Amritsar 1919: Remembering a British Massacre
A century on, historian Dr Zareer Masani reappraises the events and context of the Amritsar massacre in which hundreds of Indian civilians were gunned down by British troops.
A hundred years ago, a British officer ordered 50 Gurkha and Indian troops to fire on an unarmed crowd of many thousands in Amritsar’s Jallianwala Bagh. Historian Dr Zareer Masani (above right) explores the myths and realities around one of the worst episodes in the history of the British Empire. How many people were shot or wounded? Was it a pre-meditated slaughter by Brigadier Reginald Dyer, later dubbed “the Butcher of Amritsar”? Or was he massively over-reacting to a large public meeting?
Zareer travels to Amritsar to visit the scene of Dyer’s massacre and to talk to the curator of the local museum, to descendants of some who died and to historians of the event. He’s surprised to find this site of national mourning turned into an ornamental family picnic spot where people pose for cheerful selfies alongside bullet-holes in the walls. On a visit with the Queen in 1997, Prince Philip is reported to have asserted that the casualty figures were exaggerated. Was he right to do so, and why were his comments so controversial? The precise casualty figures have been hotly debated, with best estimates now agreed by most historians as being 5-700, not 2000 as claimed by the Indian government. And why did the massacre have such a dramatic impact on both the Raj and the nationalist movement?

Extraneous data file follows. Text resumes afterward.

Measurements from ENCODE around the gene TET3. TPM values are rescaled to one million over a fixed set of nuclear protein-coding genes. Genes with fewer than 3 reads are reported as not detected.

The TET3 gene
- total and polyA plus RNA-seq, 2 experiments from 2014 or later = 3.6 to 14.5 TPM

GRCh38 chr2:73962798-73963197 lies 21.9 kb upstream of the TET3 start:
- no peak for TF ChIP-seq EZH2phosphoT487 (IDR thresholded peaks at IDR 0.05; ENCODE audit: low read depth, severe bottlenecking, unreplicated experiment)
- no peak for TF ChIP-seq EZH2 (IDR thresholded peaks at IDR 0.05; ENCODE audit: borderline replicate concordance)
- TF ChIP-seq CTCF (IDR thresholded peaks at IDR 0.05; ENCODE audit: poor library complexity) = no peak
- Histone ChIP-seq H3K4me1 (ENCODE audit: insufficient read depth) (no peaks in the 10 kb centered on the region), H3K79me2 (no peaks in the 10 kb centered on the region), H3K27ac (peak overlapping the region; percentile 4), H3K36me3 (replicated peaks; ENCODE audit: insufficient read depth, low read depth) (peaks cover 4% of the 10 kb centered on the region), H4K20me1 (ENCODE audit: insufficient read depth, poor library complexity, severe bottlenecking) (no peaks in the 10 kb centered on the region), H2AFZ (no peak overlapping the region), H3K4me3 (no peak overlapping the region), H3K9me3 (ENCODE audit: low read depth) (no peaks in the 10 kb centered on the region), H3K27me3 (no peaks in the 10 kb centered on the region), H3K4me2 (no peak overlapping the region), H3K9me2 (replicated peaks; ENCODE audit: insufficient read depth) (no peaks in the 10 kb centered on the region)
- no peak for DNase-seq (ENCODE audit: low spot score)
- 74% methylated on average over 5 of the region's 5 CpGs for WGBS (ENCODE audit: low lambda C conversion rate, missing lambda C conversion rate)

Buried in the past, Zareer finds evidence that Jallianwala was not an isolated incident, but the result of a spiral of violence in the Punjab, much of it directed at unarmed Europeans. Should Britain now make a formal apology for the incident? Dyer’s biographer maintains that we should, but surprisingly the Indian historians Zareer interviews say it would be meaningless.
Producer: Tom Alban